More elaborate than Barocco palace facades, these monumental sterns were built to impress
When we ran our article entitled Ship Figureheads: Symbols of the Sea, it seemed like a great idea to take an in depth look at the decorative art at the other end of the ship as well.
The stern is the rear of a ship or boat, being positioned opposite the front or bow, where the figurehead would normally be located.
The Swedish warship Vasa sank on its maiden voyage in 1628 and was salvaged in 1961 (see photo above). Now on display in the Vasa Museum in Stockholm, the stern is painted in what are believed to have been the original colours. Another view of Vasa's stern:
(image credit: Andy Carvin)
Strangely, some sterns sported animals of all sorts, including... elephants! -
Another Danish line ship - Dronning Juliane Marie, 1752 (the model is on display in the museum in Copenhagen):
Italian tall ship Amerigo Vespucci (built in 1936) sports a colorful deck ornament:
This colourful painting appears on the stern of the replica of Sir Francis Drake’s sixteenth century ship, the Golden Hind, which can be viewed on the South Bank of the River Thames in London:
A modern replica of the Dutch East India Company ship Batavia, completed in 1995, can be visited at Lelystad in the Netherlands. The original ship was wrecked off the coast of Western Australia in 1629 on its maiden voyage. Batavia is also notorious for the mutiny and massacre that followed the shipwreck (left):
Right image above: Susan Constant was one of the ships associated with the founding of the first permanent English settlement in North America in the early seventeenth century. A replica is on display at historic Jamestown in Virginia.
Gotheborg was a Swedish East Indiaman ship, which sank in 1745 after returning from a voyage to China. When the wreck was located in 1984, it was decided to build a replica, launched in 2003:
(image credit: Bengt holm)
This stern belongs to the replica of the Dutch East India Company ship Amsterdam. The original vessel sank off southern England in 1749, at the beginning of its journey to the Dutch East Indies. The wreck was rediscovered in 1969 off the coast of East Sussex in the UK and it can sometimes still be seen today at low tide:
The Royal Navy ship Bounty was the scene of the famous mutiny in the South Pacific in 1789, the topic of several movies. This is the stern of a more modern replica:
(image credit: K. Robert)
Here’s the stern of Victory, flagship of Lord Nelson, one of England’s greatest national heroes, who died at the moment of his greatest victory at the battle of Trafalgar in 1805.
Ship quarterdecks that look like a facade of a mansion:
HMS Implacable also first saw service in Napoleonic Wars. It was originally a French ship, captured in the last action of the Trafalgar Campaign in 1805. The stern gallery shown here is on display at the National Maritime Museum in Greenwich in the UK:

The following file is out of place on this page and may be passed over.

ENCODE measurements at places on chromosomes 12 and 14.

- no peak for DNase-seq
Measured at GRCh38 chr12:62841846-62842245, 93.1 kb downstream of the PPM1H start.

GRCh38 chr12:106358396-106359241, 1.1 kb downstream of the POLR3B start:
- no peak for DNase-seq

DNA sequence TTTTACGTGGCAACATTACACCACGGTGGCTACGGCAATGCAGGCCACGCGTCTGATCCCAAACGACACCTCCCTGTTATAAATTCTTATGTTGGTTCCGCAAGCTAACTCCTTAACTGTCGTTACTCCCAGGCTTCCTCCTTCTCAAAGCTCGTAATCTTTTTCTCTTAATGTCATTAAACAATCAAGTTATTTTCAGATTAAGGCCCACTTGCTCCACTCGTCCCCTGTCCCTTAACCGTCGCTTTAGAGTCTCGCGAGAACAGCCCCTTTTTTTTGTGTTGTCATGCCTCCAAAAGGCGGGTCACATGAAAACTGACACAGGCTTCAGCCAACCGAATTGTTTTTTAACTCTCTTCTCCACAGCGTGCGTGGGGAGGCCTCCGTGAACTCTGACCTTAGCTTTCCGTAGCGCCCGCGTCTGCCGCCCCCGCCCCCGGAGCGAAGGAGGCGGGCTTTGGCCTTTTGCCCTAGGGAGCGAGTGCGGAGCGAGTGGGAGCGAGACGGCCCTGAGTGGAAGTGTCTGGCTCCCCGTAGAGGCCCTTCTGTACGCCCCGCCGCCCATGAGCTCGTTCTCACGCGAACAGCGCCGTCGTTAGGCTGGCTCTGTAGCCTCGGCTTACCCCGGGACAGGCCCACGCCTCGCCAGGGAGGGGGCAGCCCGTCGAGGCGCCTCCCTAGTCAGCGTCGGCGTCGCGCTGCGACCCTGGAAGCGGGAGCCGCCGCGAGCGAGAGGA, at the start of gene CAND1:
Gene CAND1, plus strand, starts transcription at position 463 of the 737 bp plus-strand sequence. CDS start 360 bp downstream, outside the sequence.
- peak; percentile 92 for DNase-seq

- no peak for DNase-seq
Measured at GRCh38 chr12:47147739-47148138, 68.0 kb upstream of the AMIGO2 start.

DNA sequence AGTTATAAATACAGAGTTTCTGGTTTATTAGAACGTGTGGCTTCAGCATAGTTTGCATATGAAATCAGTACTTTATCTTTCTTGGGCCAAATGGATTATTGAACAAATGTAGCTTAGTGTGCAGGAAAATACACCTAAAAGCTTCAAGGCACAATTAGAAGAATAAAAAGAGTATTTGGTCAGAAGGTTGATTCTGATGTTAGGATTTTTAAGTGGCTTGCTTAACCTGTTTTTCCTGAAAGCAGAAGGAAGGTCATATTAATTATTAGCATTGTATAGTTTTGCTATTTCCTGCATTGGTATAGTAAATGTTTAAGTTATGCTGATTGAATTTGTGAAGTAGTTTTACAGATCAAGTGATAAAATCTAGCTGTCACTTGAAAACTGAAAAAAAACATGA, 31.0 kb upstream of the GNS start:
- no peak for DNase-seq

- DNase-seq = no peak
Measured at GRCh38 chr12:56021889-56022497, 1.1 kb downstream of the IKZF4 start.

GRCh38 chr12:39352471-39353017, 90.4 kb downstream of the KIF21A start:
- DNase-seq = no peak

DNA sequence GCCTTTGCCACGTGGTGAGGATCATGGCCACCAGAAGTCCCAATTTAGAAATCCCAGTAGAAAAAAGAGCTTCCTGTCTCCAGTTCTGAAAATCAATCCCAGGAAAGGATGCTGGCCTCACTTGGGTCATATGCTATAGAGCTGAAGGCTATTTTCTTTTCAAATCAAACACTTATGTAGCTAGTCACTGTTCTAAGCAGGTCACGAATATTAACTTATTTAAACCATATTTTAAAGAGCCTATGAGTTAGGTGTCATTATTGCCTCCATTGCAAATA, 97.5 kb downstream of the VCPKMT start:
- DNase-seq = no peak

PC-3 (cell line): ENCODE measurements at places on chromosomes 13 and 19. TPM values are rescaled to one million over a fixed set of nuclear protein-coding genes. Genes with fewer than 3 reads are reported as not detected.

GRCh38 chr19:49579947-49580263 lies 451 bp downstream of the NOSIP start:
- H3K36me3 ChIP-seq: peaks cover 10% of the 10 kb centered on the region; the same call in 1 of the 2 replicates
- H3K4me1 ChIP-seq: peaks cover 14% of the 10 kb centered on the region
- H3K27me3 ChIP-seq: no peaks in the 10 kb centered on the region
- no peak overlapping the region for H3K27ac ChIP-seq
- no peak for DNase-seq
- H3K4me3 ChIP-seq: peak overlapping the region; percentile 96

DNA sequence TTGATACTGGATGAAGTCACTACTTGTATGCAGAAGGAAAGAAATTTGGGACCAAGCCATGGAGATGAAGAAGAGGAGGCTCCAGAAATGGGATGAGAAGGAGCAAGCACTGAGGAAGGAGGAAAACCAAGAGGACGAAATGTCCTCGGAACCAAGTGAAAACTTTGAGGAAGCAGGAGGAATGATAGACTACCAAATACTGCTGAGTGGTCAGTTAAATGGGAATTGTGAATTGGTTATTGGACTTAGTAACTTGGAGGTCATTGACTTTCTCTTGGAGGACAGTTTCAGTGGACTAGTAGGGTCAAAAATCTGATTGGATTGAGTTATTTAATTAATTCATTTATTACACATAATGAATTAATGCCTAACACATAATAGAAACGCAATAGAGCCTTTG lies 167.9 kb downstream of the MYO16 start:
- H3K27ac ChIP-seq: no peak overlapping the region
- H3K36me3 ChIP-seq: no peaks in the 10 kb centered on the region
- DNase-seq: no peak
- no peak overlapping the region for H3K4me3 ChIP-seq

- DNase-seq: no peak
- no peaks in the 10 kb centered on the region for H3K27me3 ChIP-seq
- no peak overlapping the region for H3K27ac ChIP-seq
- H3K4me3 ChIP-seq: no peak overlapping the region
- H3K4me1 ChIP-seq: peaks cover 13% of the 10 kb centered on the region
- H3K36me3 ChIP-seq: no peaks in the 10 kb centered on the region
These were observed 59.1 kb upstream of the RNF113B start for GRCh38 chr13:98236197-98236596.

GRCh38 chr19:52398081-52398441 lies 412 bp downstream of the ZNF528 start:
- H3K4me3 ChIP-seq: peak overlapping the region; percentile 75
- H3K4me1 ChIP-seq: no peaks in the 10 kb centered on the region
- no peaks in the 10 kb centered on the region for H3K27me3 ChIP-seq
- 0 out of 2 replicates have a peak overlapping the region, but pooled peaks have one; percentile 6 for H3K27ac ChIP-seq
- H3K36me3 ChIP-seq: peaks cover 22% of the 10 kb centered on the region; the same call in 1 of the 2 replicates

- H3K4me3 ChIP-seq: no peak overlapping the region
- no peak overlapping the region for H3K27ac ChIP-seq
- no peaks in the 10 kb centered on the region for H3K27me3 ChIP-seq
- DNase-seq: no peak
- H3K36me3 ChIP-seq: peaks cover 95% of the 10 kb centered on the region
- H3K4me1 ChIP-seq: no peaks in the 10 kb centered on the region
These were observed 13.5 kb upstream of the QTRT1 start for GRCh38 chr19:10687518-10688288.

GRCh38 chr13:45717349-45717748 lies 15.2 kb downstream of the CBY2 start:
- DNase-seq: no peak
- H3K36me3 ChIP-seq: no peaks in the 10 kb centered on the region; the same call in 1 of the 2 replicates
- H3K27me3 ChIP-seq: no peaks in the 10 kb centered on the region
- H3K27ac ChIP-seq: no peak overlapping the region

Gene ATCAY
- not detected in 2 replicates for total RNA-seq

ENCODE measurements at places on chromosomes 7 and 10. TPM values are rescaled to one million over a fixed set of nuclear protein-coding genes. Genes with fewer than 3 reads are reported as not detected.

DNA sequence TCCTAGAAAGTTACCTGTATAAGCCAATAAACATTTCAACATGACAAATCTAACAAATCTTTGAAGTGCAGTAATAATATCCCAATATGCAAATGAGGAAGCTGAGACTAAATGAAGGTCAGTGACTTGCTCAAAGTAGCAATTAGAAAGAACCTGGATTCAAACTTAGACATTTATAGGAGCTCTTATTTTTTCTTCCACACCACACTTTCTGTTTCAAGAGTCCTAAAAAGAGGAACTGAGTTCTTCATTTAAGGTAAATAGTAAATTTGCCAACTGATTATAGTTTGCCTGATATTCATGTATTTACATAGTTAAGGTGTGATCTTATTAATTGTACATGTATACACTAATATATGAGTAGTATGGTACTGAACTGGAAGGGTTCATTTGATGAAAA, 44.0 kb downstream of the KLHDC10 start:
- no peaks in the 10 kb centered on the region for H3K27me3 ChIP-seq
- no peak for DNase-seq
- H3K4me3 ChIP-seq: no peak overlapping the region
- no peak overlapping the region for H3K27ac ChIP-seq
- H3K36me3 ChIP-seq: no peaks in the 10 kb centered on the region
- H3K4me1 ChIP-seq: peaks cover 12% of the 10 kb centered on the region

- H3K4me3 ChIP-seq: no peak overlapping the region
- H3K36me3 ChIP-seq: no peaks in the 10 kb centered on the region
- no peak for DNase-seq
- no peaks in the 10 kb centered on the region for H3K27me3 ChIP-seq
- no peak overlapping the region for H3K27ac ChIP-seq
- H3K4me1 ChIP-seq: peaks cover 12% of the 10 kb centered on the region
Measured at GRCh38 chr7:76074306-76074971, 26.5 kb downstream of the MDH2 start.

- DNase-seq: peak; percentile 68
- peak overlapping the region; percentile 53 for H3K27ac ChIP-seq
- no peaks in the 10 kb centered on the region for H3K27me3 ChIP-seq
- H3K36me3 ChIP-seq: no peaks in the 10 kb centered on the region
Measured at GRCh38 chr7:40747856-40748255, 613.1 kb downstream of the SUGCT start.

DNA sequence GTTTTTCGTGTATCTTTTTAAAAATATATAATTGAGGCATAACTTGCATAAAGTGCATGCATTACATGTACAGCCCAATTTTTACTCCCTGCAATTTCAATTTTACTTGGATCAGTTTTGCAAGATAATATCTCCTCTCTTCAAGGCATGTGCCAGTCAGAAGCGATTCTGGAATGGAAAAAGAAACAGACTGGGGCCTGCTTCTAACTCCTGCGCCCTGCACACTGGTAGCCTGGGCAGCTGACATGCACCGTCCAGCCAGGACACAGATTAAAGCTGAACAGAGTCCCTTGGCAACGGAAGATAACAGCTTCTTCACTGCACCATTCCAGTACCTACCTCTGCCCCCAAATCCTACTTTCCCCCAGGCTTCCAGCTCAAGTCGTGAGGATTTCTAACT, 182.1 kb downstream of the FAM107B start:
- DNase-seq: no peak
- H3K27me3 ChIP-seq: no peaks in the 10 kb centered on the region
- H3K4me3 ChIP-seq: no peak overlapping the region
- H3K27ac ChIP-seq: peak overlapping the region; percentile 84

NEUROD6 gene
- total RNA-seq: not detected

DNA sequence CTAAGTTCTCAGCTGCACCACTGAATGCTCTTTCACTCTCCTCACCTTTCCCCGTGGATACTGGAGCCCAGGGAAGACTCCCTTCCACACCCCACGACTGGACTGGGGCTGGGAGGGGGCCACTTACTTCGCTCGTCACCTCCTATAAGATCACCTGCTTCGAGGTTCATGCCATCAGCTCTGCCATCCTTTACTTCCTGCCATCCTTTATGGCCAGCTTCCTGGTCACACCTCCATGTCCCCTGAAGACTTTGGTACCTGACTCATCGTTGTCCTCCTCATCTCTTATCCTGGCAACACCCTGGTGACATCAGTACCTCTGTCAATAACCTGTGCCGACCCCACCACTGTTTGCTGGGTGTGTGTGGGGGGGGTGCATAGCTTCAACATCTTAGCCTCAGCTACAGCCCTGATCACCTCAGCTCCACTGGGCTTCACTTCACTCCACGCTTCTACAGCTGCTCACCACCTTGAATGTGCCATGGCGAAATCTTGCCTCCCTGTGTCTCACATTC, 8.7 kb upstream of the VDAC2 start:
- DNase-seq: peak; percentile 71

(image credit: Andrew Facey)
The frigate HMS Trincomalee was launched in 1817 and after a full restoration, the ship is now on display at Hartlepool, County Durham, in the UK:
(image credit: Steve T.)
The USS Constellation was the last sail-only warship built by the US Navy. First launched in 1854, the ship is currently located in the harbour in Baltimore (Left image). Launched in 1860, HMS Warrior was the Royal Navy’s first iron-hulled, armoured warship, powered by both sail and steam. The ship now serves as a museum and tourist attraction at Portsmouth Historic Dockyard in the UK (right image below):
The Kalmar Nyckel, or Key of Kalmar, was a merchant ship that carried Swedish and Finnish settlers to establish the colony of New Sweden, located on the mid-Atlantic coast of what would later become the United States, in 1638. This is the stern of the replica, launched at Wilmington, Delaware in 1997 (left image):
Another modern replica, The Grand Turk, was built in 1996, to represent a generic warship from the Napoleonic era. It served as HMS Indefatigable in the Hornblower TV series, although the original Indefatigable from 1784 was actually a bigger vessel (right image above)
The HMS Surprise, located in the Maritime Museum of San Diego, was originally built in Nova Scotia in 1970 as a replica of HMS Rose, which dated from the later eighteenth century. The ship was used in the movies Master and Commander and Pirates of the Caribbean: On Stranger Tides.
(image credit: William Graf)
This rather bizarre stern is from The Flying Dutchman, another one of the ships depicted in the Pirates of the Caribbean movies:
So there you have it, a look at the decorative art of the ship’s stern. Don’t forget to check out the companion article, Ship Figureheads: Symbols of the Sea, right here at Dark Roasted Blend.